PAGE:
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Our street is busy. It’s not a freeway, but it IS a throughway, where cars and trucks zip down as they hurry up to get where they need to go. There is barely a shoulder, there are no sidewalks–and it scares the shit out of me. Our house sits far enough back off the road, and our development is a dead-end. Yet Penllyn Pike is treacherous, and we have been instilling a fear in our boys about the deadly consequences of this road since they could crawl. To top it off, the only part of the street that offers a buffer from the road is an old cemetery that abuts a small church. Indeed, this road could have been the inspiration for Stephen King’s novel, Pet Cemetery.

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We were half way to the car when Hayden announced this. “Come on, Hayd, don’t be silly,” I said, trying to stifle my annoyance with him from before. Now, if you’re a parent, you might try this move at times. The one where you just keep walking, not giving your child the satisfaction of taking them seriously. I do it with my dogs, too. If I walk in a particular direction, the dogs–and the kids–will usually follow. Usually. Now if you’re a kid, like my kids, you might play an annoying game where you think it’s cute (or funny, or evil) to “hide” on your parents. My boys are constantly hiding from us, daring us to find them, so they can “surprise” us. We shriek in fake astonishment, and they crack up. The end. Except, I’ve told the boys I don’t like this game when we’re out. We don’t hide in a parking lot, or near a road, or at the mall… I hate this hiding game. And that’s what I thought Hayden was doing when he began walking in the other direction. Hiding on me.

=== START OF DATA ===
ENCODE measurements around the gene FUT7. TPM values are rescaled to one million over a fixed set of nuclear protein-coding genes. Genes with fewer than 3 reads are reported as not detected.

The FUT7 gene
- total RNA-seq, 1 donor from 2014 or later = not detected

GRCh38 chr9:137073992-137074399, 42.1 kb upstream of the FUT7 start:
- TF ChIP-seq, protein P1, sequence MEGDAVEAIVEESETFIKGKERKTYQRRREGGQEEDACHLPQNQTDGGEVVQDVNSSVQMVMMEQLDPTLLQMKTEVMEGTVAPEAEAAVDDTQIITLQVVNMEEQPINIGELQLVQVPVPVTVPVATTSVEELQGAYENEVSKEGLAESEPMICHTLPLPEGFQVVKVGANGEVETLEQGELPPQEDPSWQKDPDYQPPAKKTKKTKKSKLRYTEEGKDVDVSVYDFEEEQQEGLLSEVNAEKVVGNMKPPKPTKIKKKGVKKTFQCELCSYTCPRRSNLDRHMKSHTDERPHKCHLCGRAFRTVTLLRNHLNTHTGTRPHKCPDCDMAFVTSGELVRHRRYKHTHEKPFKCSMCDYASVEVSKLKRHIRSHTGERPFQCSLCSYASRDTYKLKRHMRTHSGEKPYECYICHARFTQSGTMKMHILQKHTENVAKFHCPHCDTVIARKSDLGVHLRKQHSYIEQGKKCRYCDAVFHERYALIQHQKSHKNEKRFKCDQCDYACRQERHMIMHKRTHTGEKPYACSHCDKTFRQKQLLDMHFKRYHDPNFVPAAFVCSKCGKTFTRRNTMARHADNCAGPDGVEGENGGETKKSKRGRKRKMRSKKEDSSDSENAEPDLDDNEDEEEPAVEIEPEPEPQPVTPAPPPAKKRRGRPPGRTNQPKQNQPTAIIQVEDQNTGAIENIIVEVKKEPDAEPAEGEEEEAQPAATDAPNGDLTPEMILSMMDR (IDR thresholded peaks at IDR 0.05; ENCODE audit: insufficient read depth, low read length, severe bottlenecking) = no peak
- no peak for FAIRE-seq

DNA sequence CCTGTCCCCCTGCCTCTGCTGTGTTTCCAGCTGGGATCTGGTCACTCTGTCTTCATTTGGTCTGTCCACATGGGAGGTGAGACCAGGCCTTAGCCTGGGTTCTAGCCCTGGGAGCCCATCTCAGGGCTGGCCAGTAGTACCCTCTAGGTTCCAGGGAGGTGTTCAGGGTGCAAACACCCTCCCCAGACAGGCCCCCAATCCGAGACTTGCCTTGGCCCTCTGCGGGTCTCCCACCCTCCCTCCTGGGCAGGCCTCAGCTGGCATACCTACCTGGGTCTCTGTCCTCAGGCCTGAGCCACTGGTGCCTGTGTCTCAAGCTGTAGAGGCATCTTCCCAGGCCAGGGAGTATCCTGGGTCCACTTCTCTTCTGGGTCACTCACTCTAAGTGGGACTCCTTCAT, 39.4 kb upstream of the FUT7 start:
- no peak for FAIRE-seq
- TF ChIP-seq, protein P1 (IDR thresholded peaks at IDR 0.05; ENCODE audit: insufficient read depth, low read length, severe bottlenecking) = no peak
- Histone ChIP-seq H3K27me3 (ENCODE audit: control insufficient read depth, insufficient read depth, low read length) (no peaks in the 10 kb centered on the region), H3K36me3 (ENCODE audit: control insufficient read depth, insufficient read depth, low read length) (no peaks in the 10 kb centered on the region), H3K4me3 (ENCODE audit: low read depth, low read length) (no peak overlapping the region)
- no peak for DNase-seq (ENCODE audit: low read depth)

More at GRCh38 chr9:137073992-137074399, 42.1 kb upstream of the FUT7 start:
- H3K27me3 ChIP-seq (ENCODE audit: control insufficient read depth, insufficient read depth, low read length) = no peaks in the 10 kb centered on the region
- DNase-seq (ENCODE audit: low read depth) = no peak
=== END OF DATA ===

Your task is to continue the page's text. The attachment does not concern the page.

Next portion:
“Not funny, Hayden,” I said. But oddly, he had already disappeared. We’re talking seconds. He didn’t run. He simply creeped away–behind the building? On one of the porches? Back inside? He was just here. We were ten steps from the car, and now he’s gone. I saw not even a glimpse of his bright orange shirt and shorts.

“Come on, Hayden, lets go home.” I know how stubborn he can be, but if I wait him out, usually he flinches and shows me where he’s hiding. Usually.

“Dad, where is he?” Owen asked.

I could hear the panic rise in his voice. I tried to quell my own. “I don’t know, Owen. I DON’T KNOW!”

Portrait of an Artist as a Weird Man: The Death of Vanity

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For those of you new to my blog (welcome:). This is part of a series that I do, chronicling the doodles that my sons draw of me.

I hate to admit it, but I’m vain. I want to be good looking. Sure, I look like every other white, bald, middle-aged man with glasses, but I do not imagine myself to be as frightening as–well, as my son’s latest rendition of me. Now, you may not believe it, but I do not solicit these drawings–I’m not trying to pile on the pain that has already occurred via my sons’ pencils. Yet, each time the boys draw me, I am hopeful. Not anymore. This picture is ghastly.